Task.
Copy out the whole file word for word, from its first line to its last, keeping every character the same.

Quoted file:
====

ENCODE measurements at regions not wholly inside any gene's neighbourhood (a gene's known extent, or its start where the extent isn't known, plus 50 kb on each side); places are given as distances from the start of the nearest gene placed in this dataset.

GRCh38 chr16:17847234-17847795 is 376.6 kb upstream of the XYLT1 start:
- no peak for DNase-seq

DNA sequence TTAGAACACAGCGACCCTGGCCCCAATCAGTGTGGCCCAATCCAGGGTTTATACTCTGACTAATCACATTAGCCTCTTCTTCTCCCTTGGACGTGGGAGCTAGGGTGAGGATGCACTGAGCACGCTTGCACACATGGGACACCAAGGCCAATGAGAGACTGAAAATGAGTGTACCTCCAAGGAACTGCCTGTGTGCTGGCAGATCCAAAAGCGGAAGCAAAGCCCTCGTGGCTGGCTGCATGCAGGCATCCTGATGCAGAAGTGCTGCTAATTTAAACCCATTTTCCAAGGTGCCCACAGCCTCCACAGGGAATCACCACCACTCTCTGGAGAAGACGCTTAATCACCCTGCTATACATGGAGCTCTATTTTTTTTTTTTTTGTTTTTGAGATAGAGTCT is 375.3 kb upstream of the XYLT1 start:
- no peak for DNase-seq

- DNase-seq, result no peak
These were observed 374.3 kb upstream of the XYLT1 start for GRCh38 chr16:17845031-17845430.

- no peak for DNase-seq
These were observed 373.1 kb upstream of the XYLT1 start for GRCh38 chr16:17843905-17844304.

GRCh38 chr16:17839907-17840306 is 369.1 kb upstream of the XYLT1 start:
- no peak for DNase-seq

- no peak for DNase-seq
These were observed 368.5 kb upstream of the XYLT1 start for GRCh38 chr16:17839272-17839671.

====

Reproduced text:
ENCODE measurements at regions not wholly inside any gene's neighbourhood (a gene's known extent, or its start where the extent isn't known, plus 50 kb on each side); places are given as distances from the start of the nearest gene placed in this dataset.

GRCh38 chr16:17847234-17847795 is 376.6 kb upstream of the XYLT1 start:
- no peak for DNase-seq

DNA sequence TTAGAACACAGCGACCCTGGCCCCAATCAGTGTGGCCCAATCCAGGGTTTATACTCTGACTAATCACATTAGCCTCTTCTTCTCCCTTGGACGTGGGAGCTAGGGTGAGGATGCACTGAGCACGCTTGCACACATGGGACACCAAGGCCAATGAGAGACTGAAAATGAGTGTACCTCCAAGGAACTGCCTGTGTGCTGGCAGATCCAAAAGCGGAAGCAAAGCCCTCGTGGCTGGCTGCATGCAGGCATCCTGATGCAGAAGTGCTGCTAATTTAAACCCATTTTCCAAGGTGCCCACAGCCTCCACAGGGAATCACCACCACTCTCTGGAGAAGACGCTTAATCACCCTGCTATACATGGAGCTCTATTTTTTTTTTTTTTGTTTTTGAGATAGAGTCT is 375.3 kb upstream of the XYLT1 start:
- no peak for DNase-seq

- DNase-seq, result no peak
These were observed 374.3 kb upstream of the XYLT1 start for GRCh38 chr16:17845031-17845430.

- no peak for DNase-seq
These were observed 373.1 kb upstream of the XYLT1 start for GRCh38 chr16:17843905-17844304.

GRCh38 chr16:17839907-17840306 is 369.1 kb upstream of the XYLT1 start:
- no peak for DNase-seq

- no peak for DNase-seq
These were observed 368.5 kb upstream of the XYLT1 start for GRCh38 chr16:17839272-17839671.